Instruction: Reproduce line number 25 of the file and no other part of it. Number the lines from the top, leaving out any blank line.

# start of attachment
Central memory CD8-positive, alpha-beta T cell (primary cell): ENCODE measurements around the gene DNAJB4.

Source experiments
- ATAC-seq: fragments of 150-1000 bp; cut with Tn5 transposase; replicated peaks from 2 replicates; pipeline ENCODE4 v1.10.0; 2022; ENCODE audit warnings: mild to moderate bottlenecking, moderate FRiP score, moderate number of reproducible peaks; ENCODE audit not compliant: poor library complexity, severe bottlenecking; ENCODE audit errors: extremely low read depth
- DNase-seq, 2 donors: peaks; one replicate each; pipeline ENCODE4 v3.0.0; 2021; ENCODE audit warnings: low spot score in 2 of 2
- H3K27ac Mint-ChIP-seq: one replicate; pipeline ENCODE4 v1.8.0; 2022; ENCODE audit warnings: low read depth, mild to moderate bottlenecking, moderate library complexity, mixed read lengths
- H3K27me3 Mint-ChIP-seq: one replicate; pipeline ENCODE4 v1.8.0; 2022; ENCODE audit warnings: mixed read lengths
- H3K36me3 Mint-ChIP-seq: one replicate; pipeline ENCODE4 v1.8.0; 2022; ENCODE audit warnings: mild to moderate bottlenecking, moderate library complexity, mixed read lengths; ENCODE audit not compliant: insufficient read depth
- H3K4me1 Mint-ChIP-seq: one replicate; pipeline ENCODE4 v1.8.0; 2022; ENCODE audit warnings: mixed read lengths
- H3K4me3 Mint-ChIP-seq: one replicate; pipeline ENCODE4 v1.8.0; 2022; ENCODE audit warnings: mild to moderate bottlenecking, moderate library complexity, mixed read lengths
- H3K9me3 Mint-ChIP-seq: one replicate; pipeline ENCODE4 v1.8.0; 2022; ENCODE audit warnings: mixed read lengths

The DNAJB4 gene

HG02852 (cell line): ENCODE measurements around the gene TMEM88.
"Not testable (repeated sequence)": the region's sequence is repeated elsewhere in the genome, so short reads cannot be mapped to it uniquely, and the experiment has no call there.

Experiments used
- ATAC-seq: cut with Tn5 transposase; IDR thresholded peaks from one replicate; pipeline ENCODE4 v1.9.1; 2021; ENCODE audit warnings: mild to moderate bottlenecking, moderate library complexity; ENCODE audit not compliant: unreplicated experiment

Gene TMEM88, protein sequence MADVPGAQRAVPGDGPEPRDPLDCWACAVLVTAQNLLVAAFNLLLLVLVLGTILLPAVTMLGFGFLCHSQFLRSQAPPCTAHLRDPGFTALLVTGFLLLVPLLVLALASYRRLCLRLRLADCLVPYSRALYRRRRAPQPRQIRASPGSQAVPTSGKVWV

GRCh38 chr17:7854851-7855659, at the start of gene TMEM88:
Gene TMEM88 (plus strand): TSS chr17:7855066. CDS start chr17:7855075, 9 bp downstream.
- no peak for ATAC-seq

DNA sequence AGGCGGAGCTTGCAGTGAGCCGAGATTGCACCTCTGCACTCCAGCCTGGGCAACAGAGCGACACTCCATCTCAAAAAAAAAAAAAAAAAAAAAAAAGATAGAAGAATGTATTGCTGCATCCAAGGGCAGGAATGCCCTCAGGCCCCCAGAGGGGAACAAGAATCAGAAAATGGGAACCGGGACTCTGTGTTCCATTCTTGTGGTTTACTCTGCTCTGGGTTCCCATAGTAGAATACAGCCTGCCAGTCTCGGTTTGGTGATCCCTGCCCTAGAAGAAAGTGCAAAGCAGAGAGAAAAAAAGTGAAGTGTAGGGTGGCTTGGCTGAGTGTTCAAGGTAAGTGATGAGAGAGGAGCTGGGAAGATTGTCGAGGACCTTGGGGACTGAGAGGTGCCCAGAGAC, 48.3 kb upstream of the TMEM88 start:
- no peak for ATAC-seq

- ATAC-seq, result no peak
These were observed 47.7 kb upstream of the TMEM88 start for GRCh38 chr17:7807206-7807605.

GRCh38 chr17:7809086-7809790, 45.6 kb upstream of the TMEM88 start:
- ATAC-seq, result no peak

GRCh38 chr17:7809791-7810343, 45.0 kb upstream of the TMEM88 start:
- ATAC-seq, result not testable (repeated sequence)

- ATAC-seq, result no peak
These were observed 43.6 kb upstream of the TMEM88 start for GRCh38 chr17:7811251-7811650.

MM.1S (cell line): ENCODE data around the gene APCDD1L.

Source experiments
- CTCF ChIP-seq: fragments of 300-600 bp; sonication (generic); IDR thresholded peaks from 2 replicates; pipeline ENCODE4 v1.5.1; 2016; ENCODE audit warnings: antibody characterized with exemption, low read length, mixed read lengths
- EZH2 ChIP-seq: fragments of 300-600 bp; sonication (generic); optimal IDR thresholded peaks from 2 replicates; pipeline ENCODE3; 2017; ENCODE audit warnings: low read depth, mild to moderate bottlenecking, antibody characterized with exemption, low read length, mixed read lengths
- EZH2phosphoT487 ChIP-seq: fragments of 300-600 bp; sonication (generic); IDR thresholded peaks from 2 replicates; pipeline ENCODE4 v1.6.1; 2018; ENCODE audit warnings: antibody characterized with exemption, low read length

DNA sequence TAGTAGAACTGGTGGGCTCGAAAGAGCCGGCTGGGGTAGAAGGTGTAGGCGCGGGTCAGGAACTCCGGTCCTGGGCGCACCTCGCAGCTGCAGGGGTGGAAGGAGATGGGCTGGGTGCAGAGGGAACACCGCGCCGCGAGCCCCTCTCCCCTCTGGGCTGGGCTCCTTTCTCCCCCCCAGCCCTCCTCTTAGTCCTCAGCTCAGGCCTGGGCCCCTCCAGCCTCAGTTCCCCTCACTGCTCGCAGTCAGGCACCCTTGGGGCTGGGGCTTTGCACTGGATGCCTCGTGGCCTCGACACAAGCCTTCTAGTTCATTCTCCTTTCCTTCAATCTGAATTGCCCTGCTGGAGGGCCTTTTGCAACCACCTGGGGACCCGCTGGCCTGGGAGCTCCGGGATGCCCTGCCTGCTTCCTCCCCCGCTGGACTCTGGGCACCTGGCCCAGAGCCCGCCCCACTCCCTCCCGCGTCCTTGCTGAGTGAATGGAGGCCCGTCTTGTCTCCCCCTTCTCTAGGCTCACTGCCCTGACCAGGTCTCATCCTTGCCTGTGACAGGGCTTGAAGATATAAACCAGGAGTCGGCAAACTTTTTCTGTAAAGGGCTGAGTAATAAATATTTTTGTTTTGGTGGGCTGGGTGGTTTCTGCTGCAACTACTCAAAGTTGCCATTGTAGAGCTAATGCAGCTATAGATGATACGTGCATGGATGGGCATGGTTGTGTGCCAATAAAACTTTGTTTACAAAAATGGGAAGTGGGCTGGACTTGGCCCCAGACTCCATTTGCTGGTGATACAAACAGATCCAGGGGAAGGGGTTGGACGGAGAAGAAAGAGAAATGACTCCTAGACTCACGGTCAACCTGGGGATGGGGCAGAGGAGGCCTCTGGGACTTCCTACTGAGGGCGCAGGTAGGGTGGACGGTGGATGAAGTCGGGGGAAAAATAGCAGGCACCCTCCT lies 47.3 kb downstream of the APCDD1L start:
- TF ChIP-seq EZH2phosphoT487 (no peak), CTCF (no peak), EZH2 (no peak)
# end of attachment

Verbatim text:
- ATAC-seq, result no peak